Locus launched a $4.5 million renovation project to convert the three building interiors into one, now comprising about 32,000 square feet of office space on the second through fourth floors, all of which is now leased by Smith Haughey Rice & Roegge. There is also a rooftop deck that is part of the law firm’s leased space, used for entertaining clients in good weather.

Locus hired Orion Construction to manage the core and shell project, which was designed by Cornerstone Architects. Once that was completed early this summer, the law firm hired Design Plus architects and Wolverine Construction for the interior build-out.

Hondorp said the rooftop deck is unique in that neighborhood, which is virtually the epicenter of downtown Grand Rapids. “We’ve got incredible views,” he said.

The exteriors of all three buildings have been renovated in their original styles, in accordance with the Historic Preservation regulations.

The office build-out and renovation combines modern design, furnishings and lighting with the exposed brick and timbers of the old building. The resulting loft-style workspace is a major change from the conventional office space the law firm had at the Calder Plaza Building.

When asked why the firm decided to move, Hondorp said that when the lease at Calder Plaza neared the end of its term, management decided to appoint a committee to look into the pros and cons of moving.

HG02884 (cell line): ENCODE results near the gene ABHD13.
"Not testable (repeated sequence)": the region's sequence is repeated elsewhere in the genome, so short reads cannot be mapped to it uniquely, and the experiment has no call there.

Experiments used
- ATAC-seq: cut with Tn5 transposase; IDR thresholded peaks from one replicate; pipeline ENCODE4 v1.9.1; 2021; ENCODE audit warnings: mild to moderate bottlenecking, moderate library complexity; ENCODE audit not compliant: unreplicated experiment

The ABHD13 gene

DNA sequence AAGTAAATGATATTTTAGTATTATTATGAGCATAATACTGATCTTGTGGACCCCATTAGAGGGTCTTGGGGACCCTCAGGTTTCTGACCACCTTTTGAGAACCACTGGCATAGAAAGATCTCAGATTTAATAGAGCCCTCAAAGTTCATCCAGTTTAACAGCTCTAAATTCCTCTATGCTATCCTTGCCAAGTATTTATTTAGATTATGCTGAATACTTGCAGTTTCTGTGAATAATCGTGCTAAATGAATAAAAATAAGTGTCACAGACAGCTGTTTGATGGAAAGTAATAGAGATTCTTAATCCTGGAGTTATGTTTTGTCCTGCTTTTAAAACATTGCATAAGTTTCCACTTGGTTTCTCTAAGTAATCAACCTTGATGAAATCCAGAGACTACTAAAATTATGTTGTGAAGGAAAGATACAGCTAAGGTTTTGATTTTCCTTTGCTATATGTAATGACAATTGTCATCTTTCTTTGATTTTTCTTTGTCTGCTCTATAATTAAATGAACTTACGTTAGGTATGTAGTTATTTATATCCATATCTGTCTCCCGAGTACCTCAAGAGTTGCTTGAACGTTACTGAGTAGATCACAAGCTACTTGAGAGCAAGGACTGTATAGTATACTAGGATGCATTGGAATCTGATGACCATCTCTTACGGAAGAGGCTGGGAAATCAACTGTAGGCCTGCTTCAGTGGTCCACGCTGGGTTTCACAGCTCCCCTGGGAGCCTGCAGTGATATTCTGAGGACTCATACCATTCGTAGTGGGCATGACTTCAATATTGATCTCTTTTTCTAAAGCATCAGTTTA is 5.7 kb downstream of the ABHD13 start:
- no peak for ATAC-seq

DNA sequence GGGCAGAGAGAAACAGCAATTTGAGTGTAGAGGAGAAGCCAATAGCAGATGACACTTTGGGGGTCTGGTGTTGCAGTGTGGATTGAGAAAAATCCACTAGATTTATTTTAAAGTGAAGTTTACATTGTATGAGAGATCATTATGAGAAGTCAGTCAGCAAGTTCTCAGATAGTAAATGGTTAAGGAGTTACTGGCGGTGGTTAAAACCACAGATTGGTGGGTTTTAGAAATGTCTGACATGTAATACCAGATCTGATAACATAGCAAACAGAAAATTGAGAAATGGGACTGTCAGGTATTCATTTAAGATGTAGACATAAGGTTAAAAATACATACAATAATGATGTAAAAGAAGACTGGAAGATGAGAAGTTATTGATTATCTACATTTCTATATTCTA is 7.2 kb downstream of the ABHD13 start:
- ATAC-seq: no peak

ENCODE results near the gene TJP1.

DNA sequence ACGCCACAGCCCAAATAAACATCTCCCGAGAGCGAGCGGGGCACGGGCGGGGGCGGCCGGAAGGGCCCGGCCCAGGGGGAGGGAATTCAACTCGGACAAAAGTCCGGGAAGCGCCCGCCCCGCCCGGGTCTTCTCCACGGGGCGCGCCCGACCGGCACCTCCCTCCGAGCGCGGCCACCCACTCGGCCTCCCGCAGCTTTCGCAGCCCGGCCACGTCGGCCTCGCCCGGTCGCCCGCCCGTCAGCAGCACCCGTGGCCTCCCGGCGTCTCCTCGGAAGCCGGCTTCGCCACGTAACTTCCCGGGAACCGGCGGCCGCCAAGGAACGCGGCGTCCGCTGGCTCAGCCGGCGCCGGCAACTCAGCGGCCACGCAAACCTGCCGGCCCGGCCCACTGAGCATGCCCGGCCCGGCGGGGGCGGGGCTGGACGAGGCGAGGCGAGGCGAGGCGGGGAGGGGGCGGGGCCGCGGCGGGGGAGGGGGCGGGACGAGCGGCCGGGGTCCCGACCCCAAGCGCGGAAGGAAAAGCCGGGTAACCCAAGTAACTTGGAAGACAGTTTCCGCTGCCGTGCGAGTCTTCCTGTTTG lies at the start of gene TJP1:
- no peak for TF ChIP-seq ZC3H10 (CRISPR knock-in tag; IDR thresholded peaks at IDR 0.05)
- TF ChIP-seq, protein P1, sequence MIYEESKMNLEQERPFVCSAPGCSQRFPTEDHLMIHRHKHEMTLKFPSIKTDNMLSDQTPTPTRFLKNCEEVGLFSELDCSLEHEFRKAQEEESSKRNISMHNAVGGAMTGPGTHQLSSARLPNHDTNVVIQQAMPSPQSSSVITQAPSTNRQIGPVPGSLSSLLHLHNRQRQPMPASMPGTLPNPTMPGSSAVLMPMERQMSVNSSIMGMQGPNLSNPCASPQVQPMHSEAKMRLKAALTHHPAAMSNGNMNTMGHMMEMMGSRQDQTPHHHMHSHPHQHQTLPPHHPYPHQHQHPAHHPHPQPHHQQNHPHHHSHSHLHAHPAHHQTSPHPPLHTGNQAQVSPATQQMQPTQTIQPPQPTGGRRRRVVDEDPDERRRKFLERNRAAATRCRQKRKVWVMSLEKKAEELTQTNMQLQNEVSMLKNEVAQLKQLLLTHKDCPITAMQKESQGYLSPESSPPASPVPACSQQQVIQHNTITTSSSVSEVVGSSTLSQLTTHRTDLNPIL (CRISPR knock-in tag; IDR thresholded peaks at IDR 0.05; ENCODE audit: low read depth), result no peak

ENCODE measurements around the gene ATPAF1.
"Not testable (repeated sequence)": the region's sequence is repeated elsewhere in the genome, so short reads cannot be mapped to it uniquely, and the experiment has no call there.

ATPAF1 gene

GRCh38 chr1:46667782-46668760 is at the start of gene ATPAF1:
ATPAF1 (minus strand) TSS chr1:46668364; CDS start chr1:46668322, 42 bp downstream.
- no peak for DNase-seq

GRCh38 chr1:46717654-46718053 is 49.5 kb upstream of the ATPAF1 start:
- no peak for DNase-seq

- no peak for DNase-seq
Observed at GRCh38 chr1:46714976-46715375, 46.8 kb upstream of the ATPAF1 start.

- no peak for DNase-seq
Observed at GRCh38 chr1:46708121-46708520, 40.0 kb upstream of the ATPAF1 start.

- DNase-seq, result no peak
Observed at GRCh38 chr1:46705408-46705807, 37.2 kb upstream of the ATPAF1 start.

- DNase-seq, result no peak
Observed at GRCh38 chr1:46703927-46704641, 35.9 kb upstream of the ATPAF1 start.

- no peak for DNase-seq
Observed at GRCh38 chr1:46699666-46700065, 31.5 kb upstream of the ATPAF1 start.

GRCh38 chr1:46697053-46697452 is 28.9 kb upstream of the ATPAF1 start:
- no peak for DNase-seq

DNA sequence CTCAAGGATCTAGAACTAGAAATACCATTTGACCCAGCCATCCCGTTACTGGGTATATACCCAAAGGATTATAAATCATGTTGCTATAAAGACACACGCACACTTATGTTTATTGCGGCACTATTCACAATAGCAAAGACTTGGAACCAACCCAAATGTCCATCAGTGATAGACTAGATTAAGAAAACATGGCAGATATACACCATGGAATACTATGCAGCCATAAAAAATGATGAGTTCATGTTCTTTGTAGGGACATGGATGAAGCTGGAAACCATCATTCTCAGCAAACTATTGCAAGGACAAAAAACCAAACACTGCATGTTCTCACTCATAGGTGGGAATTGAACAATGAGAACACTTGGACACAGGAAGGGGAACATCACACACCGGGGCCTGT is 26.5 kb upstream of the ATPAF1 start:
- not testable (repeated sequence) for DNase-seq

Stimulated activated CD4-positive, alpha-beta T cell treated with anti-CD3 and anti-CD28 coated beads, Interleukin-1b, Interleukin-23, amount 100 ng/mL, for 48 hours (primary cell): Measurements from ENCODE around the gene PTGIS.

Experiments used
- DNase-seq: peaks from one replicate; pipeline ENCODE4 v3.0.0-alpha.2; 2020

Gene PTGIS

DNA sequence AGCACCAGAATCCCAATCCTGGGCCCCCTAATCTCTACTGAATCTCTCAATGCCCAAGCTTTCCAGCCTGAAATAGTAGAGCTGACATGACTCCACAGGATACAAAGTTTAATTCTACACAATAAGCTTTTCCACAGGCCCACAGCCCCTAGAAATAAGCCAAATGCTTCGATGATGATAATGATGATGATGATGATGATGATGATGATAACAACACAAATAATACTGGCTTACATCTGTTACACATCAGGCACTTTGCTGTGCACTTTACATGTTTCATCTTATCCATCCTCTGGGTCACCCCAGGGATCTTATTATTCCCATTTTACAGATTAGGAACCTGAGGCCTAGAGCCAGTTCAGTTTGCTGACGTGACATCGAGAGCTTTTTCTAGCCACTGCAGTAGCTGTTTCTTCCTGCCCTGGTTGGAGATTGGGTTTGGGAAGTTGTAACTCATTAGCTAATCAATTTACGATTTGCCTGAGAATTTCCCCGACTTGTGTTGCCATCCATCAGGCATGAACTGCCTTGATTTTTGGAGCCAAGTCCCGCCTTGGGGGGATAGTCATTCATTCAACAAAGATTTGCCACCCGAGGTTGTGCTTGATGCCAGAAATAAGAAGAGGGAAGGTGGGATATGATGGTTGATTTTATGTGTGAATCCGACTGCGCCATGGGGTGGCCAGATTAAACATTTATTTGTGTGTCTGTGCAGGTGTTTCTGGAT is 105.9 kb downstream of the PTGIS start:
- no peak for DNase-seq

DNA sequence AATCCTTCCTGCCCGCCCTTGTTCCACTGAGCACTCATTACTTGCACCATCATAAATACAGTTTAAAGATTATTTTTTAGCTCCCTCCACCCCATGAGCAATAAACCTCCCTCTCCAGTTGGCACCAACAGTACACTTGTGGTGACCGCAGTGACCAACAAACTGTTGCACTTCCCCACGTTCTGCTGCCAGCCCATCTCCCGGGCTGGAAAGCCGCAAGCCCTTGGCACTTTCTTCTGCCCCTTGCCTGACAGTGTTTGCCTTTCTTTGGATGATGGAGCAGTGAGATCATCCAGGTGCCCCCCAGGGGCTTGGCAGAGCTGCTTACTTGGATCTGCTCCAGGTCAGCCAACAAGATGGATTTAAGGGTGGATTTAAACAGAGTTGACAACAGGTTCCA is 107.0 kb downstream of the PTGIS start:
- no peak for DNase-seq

“We just decided, let’s see what’s available,” he said. But they also decided up front to remain in downtown Grand Rapids “because we are committed to downtown,” and also because that’s where the courts and many of the firm’s clients are.

The age of the buildings is dramatically revealed by two of the walls inside the law firm: Renovation uncovered two painted advertisements on what had once obviously been exterior wall surfaces. One of the buildings — or perhaps another near it — was once a drug store.

Hondorp mentioned another change at law firms over the years. He said when he started his career in 1975, client meetings were typically held in the attorney’s office.

“Now, the way we do business has changed totally,” said Hondorp “We have many more conference rooms in our new building, but our offices are smaller because we have our client meetings in conference rooms now.”

Three of those conference rooms are spectacular. They are in the prow of the Flat Iron with large windows overlooking the downtown streets, just as they always have.

Lisa Young is the law firm’s marketing director and also served on its interior design committee in the conversion. She said the design was intended to qualify for a LEED Silver certification — perhaps even Gold.

“As far as my research shows, we are the only law firm in the nation to renovate a historic landmark building” with an interior build-out aimed at a LEED certification. “We are pretty proud we were able to do that.”

One of the major challenges in the project was the fact that there was no elevator in any of the three buildings, which Young believes is the overall reason for such little use of the upper floors over the last 70 years or more. Construction of an elevator shaft in buildings that old is “very expensive,” she said, and is further complicated by Historic Preservation guidelines.

The Grand Rapids Downtown Development Authority awarded Locus Development three $75,000 Building Reuse and Incentive Program grants to help with the renovation.